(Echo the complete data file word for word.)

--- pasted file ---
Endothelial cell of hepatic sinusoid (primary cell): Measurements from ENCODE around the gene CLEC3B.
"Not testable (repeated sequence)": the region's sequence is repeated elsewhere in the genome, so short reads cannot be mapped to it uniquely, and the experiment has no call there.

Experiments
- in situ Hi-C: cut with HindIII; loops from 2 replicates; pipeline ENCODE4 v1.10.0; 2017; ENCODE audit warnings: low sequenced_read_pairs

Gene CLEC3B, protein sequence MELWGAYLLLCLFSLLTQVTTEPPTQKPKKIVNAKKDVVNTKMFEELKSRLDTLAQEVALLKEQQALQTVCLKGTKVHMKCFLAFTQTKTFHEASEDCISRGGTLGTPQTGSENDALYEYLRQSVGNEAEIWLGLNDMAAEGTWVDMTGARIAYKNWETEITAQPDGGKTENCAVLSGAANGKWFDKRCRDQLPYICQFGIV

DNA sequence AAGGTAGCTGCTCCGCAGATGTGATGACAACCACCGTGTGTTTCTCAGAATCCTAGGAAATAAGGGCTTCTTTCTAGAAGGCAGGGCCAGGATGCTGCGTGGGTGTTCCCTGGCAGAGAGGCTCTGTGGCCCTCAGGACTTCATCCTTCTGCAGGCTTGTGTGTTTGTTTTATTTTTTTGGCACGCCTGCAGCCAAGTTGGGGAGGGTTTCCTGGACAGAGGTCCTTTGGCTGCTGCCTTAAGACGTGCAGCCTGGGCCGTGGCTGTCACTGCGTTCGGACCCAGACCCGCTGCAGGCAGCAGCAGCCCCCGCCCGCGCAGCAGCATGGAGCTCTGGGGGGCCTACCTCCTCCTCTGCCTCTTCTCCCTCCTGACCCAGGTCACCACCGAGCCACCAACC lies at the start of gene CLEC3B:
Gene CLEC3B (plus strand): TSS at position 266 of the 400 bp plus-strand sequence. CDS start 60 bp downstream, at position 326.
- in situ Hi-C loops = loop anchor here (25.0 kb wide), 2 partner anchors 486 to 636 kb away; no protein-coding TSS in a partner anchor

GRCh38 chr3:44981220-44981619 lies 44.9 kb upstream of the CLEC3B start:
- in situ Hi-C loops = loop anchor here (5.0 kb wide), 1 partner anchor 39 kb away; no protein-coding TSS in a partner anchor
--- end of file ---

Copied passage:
Endothelial cell of hepatic sinusoid (primary cell): Measurements from ENCODE around the gene CLEC3B.
"Not testable (repeated sequence)": the region's sequence is repeated elsewhere in the genome, so short reads cannot be mapped to it uniquely, and the experiment has no call there.

Experiments
- in situ Hi-C: cut with HindIII; loops from 2 replicates; pipeline ENCODE4 v1.10.0; 2017; ENCODE audit warnings: low sequenced_read_pairs

Gene CLEC3B, protein sequence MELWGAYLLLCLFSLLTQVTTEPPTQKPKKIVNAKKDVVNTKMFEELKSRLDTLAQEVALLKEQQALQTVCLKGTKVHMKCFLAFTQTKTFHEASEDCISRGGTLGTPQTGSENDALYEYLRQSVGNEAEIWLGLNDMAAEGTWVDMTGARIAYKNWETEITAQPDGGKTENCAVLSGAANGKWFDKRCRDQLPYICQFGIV

DNA sequence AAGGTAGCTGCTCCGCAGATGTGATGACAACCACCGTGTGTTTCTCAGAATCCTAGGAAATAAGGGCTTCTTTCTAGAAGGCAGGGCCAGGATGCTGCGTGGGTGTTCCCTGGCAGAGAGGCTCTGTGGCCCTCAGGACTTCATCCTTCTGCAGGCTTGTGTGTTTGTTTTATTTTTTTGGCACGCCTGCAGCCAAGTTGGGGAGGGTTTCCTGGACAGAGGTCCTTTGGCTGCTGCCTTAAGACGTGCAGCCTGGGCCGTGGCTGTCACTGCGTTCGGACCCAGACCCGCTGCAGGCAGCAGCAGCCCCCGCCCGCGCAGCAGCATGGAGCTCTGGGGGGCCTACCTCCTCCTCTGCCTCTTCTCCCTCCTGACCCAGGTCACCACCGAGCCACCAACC lies at the start of gene CLEC3B:
Gene CLEC3B (plus strand): TSS at position 266 of the 400 bp plus-strand sequence. CDS start 60 bp downstream, at position 326.
- in situ Hi-C loops = loop anchor here (25.0 kb wide), 2 partner anchors 486 to 636 kb away; no protein-coding TSS in a partner anchor

GRCh38 chr3:44981220-44981619 lies 44.9 kb upstream of the CLEC3B start:
- in situ Hi-C loops = loop anchor here (5.0 kb wide), 1 partner anchor 39 kb away; no protein-coding TSS in a partner anchor